Types Of Humidifiers
Just like diffusers, there are several styles of machines that will fill your air with moisture.
Yes, these devices sound like the ones we just covered under diffusers, but they are a bit different. They don’t just sit there and wait for the contents to evaporate. These have fans that push air through filters that are moistened. They are known to over humidify, which can be an issue with those suffering from asthma or could promote the growth of mold.
These are the most popular type of humidifiers. Powered by electricity, the water is heated and then cooled as it is dispersed throughout the air. Children should not use these devices because it can burn the skin if not used properly.
Just like the diffusers in this category, this one uses ultrasonic waves to break up the water molecules as well. They are dispersed in the same manner and the moisture is expelled as a cool mist.
Built into your central heating and air conditioning system, this type of system is the best for moisturizing all the air in your home.
With disks that rotate at fast speeds, this type of humidifier creates a cool mist as well. These type can also over humidify, which is potentially dangerous for allergy or asthma sufferers.
Benefits Of A Humidifier
When a space has the correct amount of moisture in the air, our bodies don’t feel dry. Our skin is free from dry patches and flakiness. Dry air has also been attributed to respiratory issues. Of course, there is such a thing as too much moisture in the air, so it’s important to have a healthy balance.
Concerns About Humidifiers
The most frequent issue with humidifiers is that people burn themselves on the ones that require heat. So don’t let children use or operate a heat powered humidifier. Also, if you use it too much and there is an abundance of moisture, mold can begin to grow in your home, which comes with its own set of health issues.
If you don’t keep your humidifier clean they can grow bacteria, which can cause illness. Make sure to follow the instructions it came with and clean it regularly. If you have asthma, you should try using distilled water so the humidifier doesn’t begin to emanate microorganisms that can bother sufferers of that illness.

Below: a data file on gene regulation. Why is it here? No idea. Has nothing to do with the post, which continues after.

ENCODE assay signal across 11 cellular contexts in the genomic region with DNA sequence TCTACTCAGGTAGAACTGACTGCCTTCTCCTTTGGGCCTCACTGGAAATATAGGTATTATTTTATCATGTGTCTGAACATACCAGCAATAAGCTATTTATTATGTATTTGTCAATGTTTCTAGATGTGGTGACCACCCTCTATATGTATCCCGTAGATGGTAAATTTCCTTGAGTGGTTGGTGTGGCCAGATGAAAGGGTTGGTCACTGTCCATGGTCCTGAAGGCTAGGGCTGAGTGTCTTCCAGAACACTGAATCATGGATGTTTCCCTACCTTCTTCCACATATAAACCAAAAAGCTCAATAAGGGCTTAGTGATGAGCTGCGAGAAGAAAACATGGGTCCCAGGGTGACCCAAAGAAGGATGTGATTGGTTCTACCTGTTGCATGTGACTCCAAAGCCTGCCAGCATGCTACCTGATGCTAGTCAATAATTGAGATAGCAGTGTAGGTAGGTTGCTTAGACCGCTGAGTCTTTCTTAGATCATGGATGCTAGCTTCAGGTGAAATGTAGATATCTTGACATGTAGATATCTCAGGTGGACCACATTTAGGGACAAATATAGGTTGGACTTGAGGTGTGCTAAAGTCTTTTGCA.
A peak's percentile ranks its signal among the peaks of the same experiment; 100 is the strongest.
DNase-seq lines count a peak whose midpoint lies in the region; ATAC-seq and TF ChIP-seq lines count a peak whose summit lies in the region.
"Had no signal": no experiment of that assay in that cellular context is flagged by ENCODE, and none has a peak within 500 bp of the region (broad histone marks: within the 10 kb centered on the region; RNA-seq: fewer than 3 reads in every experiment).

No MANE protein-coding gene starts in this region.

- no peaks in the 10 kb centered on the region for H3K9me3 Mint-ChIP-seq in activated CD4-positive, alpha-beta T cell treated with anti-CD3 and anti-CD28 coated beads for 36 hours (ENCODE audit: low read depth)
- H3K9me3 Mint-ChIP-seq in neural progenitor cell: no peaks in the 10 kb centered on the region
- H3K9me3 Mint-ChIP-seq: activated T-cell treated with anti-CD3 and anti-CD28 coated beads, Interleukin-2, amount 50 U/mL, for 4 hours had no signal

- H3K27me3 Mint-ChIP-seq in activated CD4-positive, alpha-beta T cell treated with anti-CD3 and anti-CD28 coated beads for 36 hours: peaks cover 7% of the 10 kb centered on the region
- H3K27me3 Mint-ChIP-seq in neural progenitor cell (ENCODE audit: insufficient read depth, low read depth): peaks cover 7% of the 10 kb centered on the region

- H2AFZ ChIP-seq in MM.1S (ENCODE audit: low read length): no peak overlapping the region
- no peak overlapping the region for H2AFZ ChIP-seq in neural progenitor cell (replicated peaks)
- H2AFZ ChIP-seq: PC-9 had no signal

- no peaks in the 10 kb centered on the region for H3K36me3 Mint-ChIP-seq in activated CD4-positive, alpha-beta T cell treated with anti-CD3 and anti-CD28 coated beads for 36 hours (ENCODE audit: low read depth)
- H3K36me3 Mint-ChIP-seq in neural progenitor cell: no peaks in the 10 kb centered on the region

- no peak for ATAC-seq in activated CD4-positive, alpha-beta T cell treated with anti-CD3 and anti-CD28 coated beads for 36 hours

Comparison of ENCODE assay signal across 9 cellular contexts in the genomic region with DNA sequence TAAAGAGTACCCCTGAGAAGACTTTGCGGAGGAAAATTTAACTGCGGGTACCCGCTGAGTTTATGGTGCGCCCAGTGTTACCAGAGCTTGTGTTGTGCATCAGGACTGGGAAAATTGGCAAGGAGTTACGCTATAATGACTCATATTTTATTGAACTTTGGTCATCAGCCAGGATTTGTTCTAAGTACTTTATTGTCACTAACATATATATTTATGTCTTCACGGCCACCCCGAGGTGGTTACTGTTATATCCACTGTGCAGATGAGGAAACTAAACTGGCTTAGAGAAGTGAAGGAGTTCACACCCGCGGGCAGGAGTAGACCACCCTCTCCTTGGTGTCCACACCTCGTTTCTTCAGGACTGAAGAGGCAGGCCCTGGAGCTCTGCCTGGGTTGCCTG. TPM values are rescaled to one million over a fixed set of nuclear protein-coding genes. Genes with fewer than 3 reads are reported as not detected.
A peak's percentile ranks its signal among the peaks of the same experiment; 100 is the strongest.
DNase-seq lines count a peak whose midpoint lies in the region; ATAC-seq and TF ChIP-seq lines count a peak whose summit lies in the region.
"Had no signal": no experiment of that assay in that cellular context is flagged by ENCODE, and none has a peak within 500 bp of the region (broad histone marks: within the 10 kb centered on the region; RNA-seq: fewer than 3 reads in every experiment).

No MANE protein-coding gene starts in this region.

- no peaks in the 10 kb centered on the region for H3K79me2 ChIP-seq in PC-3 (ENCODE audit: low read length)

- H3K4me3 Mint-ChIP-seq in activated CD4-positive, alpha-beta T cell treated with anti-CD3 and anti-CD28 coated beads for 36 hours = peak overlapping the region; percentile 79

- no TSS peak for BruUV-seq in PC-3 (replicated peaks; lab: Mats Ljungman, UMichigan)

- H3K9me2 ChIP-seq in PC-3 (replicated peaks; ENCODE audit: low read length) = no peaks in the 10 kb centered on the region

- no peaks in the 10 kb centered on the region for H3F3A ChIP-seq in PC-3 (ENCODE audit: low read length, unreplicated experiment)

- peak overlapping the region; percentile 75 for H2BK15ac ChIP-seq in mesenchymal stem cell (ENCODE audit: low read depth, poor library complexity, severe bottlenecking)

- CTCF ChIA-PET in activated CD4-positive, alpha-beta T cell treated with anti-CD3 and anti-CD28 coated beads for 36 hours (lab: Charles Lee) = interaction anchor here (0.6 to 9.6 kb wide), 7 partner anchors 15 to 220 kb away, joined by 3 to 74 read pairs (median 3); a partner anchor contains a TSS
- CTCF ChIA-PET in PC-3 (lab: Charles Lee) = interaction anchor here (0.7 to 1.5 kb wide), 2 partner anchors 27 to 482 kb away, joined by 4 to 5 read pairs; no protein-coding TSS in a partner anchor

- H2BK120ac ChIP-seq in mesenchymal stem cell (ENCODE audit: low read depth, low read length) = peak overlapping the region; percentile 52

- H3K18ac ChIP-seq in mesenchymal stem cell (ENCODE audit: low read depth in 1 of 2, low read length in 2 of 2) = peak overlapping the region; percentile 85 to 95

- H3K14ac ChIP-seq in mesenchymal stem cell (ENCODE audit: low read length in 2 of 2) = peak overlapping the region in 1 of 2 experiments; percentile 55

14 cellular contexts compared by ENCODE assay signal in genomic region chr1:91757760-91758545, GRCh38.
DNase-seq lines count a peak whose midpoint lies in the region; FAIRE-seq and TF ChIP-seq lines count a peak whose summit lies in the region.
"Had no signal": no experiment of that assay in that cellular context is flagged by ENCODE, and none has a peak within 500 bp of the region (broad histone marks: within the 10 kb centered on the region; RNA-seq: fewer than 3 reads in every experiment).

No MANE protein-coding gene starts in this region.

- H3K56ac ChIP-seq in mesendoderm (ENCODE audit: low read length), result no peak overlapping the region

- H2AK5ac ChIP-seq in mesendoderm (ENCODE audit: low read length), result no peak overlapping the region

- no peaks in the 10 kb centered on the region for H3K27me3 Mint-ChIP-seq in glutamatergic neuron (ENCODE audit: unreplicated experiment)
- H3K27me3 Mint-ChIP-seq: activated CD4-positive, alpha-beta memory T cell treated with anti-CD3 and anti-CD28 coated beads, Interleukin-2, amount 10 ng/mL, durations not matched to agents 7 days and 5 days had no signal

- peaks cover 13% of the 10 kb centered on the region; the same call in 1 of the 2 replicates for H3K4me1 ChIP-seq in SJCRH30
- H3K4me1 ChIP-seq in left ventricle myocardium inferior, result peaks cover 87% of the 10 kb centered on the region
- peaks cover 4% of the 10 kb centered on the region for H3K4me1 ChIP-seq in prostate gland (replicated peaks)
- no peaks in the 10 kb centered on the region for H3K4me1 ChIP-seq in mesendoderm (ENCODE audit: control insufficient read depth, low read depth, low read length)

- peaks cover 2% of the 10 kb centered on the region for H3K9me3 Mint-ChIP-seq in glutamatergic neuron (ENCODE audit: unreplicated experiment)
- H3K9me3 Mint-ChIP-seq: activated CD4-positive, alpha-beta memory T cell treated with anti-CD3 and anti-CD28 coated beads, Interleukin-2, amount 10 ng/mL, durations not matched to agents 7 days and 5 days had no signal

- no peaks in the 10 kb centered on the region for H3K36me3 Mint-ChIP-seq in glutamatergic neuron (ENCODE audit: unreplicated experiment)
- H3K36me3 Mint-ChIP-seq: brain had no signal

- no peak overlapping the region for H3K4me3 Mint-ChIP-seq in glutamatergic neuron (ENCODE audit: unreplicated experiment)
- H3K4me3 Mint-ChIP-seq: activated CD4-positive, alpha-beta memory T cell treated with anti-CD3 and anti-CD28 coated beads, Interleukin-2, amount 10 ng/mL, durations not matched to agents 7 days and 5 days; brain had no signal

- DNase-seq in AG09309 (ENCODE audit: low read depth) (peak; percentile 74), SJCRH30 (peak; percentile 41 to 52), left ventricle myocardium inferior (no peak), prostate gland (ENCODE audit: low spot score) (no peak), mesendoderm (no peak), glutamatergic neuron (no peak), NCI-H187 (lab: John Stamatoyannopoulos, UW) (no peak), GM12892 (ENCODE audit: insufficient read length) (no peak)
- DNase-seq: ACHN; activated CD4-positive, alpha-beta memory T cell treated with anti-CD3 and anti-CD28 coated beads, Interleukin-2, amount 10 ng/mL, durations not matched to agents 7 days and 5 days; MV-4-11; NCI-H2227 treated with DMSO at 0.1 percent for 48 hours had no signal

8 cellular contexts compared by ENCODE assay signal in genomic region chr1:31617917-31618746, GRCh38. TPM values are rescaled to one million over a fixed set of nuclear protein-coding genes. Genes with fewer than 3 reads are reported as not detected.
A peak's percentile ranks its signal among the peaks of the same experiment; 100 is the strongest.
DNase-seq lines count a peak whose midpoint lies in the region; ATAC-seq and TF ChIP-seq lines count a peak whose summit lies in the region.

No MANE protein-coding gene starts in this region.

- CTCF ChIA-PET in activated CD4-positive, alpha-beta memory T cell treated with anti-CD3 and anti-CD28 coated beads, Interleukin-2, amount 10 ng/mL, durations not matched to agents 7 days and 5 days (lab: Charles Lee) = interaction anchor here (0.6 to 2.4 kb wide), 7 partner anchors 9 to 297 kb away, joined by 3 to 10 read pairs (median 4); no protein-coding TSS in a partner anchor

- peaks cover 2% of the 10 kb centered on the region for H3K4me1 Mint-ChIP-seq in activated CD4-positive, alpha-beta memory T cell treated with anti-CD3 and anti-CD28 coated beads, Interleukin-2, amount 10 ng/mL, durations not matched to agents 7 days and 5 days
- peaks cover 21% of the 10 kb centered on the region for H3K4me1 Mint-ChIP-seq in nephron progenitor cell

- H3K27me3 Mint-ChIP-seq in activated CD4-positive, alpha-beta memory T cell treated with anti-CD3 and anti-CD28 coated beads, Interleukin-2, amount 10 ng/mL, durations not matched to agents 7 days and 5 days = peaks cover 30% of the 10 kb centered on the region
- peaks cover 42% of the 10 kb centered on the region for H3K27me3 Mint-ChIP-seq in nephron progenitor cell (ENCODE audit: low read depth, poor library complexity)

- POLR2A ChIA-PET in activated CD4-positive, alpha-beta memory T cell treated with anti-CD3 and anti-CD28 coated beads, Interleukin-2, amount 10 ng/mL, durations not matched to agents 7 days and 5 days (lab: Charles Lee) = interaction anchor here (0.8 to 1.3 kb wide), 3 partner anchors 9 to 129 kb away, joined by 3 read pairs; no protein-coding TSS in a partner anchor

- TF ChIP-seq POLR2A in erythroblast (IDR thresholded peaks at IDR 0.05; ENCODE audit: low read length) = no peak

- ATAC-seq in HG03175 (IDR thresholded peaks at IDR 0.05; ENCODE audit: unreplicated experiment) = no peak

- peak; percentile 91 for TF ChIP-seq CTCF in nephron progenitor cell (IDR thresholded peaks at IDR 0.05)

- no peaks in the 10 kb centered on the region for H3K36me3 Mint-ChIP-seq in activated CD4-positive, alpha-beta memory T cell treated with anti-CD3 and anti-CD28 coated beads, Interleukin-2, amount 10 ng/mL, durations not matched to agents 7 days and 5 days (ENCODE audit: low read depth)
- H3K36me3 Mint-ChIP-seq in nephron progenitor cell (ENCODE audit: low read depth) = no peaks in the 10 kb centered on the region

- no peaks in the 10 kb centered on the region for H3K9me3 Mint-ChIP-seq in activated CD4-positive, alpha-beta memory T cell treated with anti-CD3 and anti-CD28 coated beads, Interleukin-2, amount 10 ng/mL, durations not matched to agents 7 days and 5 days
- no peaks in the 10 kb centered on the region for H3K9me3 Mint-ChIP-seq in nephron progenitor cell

Surprise! Yes, there are several machines on the market that diffuse and humidifies. Typically, these are the ultrasonic versions, and they come with lighting options, misting options, and even waterless shut-off features. There are plenty of multifunctional devices on the market so finding an all-in-one should not be an issue. Just remember that the concerns involved with both diffusers and humidifiers will be the same as the multifunctional machines.
While they may seem the same, depending on the type of each, there are several differences between diffusers and humidifiers. There are devices that do both, which is the best option for anyone who is having a difficult time deciding between the two.
If aromatherapy isn’t your thing and moisturizing is your main concern, then you might want a humidifier. Or, if you are looking for a device to help you reap the benefits of your favorite essential oils, then you are in need of a diffuser.
Now, if you are undecided about what you want, then try them both. Essential oils have been used for thousands of years, and aromatherapy is a wonderful addition or alternative to conventional treatments.
Do you own a diffuser or a humidifier and want to let us know what you think? Leave us a comment below. We would love to hear from you.